Continuing our peek at a London teacher's diary of last term
Monday A good day. Jeremy has been at the school for four years and suffers from Asperger syndrome. This makes him clumsy, awkward and lacking in social skills. Although the form like him, they are afraid of his strength and temper. Jeremy has been helping the other students with their IT projects. At the end of the lesson he tells me that for the first time he feels truly happy and valued. Many teachers in the school have put in a lot of time to help Jeremy cope with life in a mainstream school. I resolve to write a letter to Mr Blunkett asking him how this progress might be described using value added analysis and then represented in a league table.
TUEsday Reports are due in for Year 7. We have adopted the LEA's practice of using only positive statements. I am in a quandary about what to write about Frederick, who has committed 14 serious assaults this term on his fellow pupils and has made negligible academic progress. After much struggling I hit upon: "Well done. Frederick has not seriously assaulted anyone in school this week." I know he has assaulted someone outside school and there was an incident earlier in the week that could reasonably be described as a minor assault. And for the statement to be strictly true we also have to accept that the week runs from Tuesday to Tuesday.
WEDNESday I speak to a group of sixth-formers about teaching as a career. I am met by looks of blank incomprehension. Out of more than 200 talented and intelligent young people destined for higher education, just one tentatively admits to the possibility of teaching but only if she can't get something better. Later I have a series of individual conversations with sixth-formers who I think should consider teaching. The poor pay is only one factor. Low status and heavy workload are mentioned as well as the problems of difficult youngsters and the endless public expectation of higher and higher performance. By far the most consistent reason was that teaching is just not "sexy" to a generation of young people reared on Friends and Ally McBeal. I explain about the fast-track scheme and performance-related pay,but they remain unimpressed.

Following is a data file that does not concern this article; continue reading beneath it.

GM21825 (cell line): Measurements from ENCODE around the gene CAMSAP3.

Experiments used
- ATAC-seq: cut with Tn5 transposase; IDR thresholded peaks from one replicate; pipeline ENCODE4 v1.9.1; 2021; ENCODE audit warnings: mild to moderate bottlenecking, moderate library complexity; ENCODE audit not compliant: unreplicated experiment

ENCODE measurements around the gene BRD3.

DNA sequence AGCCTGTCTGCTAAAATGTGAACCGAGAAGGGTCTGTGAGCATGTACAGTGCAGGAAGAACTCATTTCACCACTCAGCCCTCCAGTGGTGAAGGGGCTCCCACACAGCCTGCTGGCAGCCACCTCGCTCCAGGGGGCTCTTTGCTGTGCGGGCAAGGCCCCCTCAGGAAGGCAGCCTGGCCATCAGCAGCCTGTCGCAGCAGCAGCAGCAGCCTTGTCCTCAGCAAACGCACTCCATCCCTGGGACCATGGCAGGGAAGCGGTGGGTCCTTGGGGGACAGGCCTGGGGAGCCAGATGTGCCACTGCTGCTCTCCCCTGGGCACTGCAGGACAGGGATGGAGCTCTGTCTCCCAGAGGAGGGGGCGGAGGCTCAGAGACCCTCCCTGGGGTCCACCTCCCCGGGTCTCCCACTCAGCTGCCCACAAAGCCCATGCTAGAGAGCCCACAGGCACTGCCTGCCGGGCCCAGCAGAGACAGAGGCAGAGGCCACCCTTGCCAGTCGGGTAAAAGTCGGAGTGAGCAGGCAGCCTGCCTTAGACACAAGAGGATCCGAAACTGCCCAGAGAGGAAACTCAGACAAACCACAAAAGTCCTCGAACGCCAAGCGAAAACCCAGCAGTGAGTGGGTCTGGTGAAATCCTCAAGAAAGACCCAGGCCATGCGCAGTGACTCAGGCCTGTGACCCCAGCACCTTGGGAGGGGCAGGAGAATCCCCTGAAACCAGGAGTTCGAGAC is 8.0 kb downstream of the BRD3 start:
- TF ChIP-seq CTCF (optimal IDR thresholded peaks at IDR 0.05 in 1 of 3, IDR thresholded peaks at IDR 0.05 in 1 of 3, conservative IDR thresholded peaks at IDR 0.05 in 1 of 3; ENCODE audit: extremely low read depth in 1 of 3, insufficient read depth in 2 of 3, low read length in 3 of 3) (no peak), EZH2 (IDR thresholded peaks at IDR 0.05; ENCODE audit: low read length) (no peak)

thursday Our librarian keeps a newspaper clippings file on teachers and education. While waiting for a consultation evening to begin, I spend two hours trawling through the last year's entries. I now realise I am responsible for the moral breakdown of society, teenage pregnancy (not personally), declining respect for the police, teenage burglars, the failures of the criminal justice system, the disintegration of the British Empire, the decline of Britain as a world power and the problems of Rover cars. In addition I should be adopting strategies to prevent homophobic bullying, bullying in general, teenage pregnancies (having been responsible in the first place), litter-dropping, glue-sniffing, drug-taking, gambling on the lottery, smoking cigarettes, (in fact, smoking anything) unhealthy eating habits, anorexia and bulimia.
I should be teaching boys to be caring, girls to be assertive and everyone to be multicultural. In addition I should be teaching how to be a good citizen, the importance of voting, healthy eating, and being a member of the European Union, the words to the national anthem, lots of English history, the capital cities of all major countries, the complete works of Shakespeare and how to do long division without a calculator. I am also responsible for the failures of the England soccer and cricket teams, the boring play of the English rugby team, the decline of sporting behaviour and our failure to produce any decent tennis players. Oh yes, and I almost forgot, I have to remember to teach some English as well.
FRIday Magnificent news. The head has been awarded an OBE. Why not an MBE or a CBE, you ask yourself? What is the difference? Who cares? Rumour is that he is disappointed as he was expecting a knighthood (or a K as those who crave such things call them) now that the government sees fit to shower such baubles on the leaders of state schools.
The head explains at a staff meeting that although he is against the honours system he sees this as an honour for the whole staff and turning it down would be selfish and doctrinaire.
The author is a teacher in a north London comprehensive